Story: In an updated version of the classic fairy tale, Ella – derisively referred to as Cinderella by her caustic stepmother Madame because of her propensity for sitting close to the hearth – is forced to handle all of the manual labor for her stepmother and two stepsisters following the death of her father.

One day, she gives water to the kingdom’s Prince Topher and he is impressed with her kindness and good nature. The orphaned prince is manipulated by his scheming prime minister Sebastian to throw a ball, at which the eligible young women of the kingdom will meet him, with Sebastian’s hope that the prince will marry soon afterward.

Sebastian hopes to keep the kingdom’s oppressive policies against most of its residents intact, something youthful firebrand Jean-Michel protests from his soapbox. While the women of the kingdom prepare for the ball, Madame informs Ella to get her stepsisters Charlotte and Gabrielle dressed for the occasion. As for Ella, she is instructed to stay home.

Ella’s friend, Crazy Marie, tells her that she can have a better life, and soon reveals herself to be Ella’s fairy godmother. Marie turns Ella’s animal friends and a pumpkin into a fancy, horse-drawn coach and sends Ella to the ball in a spectacular gown.

The prince is unimpressed with any of the women until shortly before midnight when Ella arrives. The mysterious young woman impresses the prince with her intelligence and good nature, but she leaves at the stroke of midnight. The next day, Prince Topher informs Sebastian to announce a royal banquet for that evening in the hope that the young woman who enchanted him will appear.

When Madame and her daughters talk about the previous evening, Ella’s specific details about the ball invite suspicion. She confides in the good-natured Gabrielle that she is the mystery woman, while Gabrielle reveals her own love for Jean-Michel. The royal banquet offers an opportunity for each of them to achieve true happiness in a better kingdom for all.

Highlights: The Muny presents its seventh production of the time-honored children’s classic, this time its premiere version of the long-awaited, 2013 Broadway musical with a new book by Douglas Carter Beane. Director Marcia Milgrom Dodge takes shrewd advantage of The Muny’s updated stage with this flashy presentation.

Other Info: Beane’s adaptation is an attempt to update the fairy tale, which has been around for more than 2,000 years, although the most popular Western version goes back to French author Charles Perrault 1697 story.

The original musical version by composer Richard Rodgers and lyricist Oscar Hammerstein II, who also wrote the book, appeared on TV in 1957, drawing 107 million viewers to the CBS special, or a stunning 60 percent of the U.S. population at the time. It starred an unknown Julie Andrews in the title role.

Two more TV versions were made in 1965 and 1997, while various Muny productions were staged in 1961, 1965, 1980, 1990 (Cinderella on Ice), 1995 and 2003. Nearly 9,500 patrons were on hand Monday evening for this installment, which includes additional lyrics by Beane, David Chase and Bruce Pomahac.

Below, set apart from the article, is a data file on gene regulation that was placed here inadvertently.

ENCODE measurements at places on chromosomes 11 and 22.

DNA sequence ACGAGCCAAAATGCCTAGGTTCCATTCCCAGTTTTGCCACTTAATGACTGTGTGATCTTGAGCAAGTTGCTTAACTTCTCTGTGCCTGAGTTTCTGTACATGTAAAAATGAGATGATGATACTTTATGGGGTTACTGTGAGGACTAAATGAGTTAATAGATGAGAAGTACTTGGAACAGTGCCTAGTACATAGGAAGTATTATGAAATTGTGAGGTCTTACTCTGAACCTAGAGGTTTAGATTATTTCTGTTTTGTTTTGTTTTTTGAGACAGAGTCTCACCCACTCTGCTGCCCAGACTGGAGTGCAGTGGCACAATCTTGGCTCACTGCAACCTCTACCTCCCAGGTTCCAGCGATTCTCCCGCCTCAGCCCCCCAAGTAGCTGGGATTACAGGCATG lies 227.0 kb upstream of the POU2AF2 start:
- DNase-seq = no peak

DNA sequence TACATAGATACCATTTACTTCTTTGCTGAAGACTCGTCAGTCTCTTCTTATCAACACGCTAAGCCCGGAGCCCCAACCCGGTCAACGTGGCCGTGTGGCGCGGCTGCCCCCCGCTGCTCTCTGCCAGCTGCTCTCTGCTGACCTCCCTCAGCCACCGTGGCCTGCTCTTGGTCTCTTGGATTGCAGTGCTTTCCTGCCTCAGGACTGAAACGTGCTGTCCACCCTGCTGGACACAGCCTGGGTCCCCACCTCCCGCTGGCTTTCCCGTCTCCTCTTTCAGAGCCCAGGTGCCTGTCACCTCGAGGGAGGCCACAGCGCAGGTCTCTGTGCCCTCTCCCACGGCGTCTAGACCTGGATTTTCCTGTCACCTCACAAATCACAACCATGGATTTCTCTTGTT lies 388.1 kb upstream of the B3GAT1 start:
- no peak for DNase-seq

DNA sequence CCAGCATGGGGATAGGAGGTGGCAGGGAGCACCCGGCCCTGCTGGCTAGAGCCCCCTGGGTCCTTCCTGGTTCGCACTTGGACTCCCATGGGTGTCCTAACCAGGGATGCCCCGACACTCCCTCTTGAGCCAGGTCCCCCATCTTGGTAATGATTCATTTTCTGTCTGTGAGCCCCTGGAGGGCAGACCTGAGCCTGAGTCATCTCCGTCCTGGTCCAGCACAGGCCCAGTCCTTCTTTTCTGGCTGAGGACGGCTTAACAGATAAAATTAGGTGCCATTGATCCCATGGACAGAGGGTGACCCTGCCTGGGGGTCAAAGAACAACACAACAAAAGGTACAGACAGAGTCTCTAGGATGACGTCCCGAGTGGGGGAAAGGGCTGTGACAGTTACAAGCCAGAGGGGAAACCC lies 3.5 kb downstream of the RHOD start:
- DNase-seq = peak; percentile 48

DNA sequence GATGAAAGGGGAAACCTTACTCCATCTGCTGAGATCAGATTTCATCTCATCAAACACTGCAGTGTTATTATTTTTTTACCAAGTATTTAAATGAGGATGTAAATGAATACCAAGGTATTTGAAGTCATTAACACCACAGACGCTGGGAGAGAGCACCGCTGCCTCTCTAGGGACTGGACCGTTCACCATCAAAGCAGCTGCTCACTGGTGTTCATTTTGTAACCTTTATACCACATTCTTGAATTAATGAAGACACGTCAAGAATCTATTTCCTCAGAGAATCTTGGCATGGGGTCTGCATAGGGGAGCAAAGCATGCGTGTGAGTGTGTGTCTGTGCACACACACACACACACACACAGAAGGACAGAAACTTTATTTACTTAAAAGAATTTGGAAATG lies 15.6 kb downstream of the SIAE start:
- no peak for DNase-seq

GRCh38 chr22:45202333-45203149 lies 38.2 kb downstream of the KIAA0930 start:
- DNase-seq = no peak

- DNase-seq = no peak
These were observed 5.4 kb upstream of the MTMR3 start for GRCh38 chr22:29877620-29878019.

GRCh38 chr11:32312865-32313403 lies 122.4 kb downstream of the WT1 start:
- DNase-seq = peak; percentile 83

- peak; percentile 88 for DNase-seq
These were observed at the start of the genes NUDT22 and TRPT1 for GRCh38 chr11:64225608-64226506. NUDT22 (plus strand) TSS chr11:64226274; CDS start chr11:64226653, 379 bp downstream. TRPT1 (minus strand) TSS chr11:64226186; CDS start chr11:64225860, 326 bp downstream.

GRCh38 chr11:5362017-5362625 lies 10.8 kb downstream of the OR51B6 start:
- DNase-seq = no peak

There are plenty of bells and whistles to enhance this version, including Nathan W. Scheuer’s playful video design which features giants and dragons and griffins, oh, my, as well as multi-hued enhancement of the dazzling, violet-based set designed by Paige Hathaway. It’s all handsomely illuminated under Rob Denton’s imaginative lighting design.

Costumes designed by Robin L. McGee range from the lavish gown adorning Cinderella to the humorously garish garb of Madame, which can bring a shock to the system, all enhanced by the whimsical wig design of Kaitlyn A. Adams. The puppet design and creation by Puppet Kitchen International, Inc. and Eric Wright is most especially enchanting as the foxes, raccoons and horses sent to guide Cinderella in her pumpkin carriage.

Mikaela Bennett’s beautiful voice in the title role deftly handles numbers such as In My Own Little Corner and Jason Gotay makes for a dashing and decent prince who happens to have a fine voice of his own, showcased on Do I Love You Because You’re Beautiful? There’s also accomplished work by Victor Ryan Robertson as Sebastian’s aide Lord Pinkleton, energizing the crowd with his smooth voice and stylish delivery on The Prince Is Giving a Ball.

Camping it up to the delight of the kids in the audience are John Scherer as the pompous Sebastian, Alison Fraser as the self-absorbed Madame and Jennifer Cody as the vapid Charlotte. Stephanie Gibson and Chad Burris have fun as the odd-duck duo of Gabrielle and Jean-Michel, while Ashley Brown brings warmth to the roles of Marie and the Fairy Godmother.

Greg Anthony Rassen brings robust musical direction to the agreeable music, complemented by Danny Troob’s orchestrations and Chase’s musical adaptation and arrangement. Josh Walden’s cheery choreography is given a fine rendering by the cast, including The Muny ensemble and The Muny youth ensemble on several large numbers.

Beane’s updated book works to deliver a contemporary message while keeping the traditional story largely intact. The kids appeared to have quite a good time at The Muny’s latest and handsome rendezvous with Cinderella.

Musical: Cinderella

Company: The Muny

Venue: The Muny in Forest Park

Dates: Through July 16

Tickets: Free to $100; contact 534-1111 or

Photos courtesy of Phillip Hamer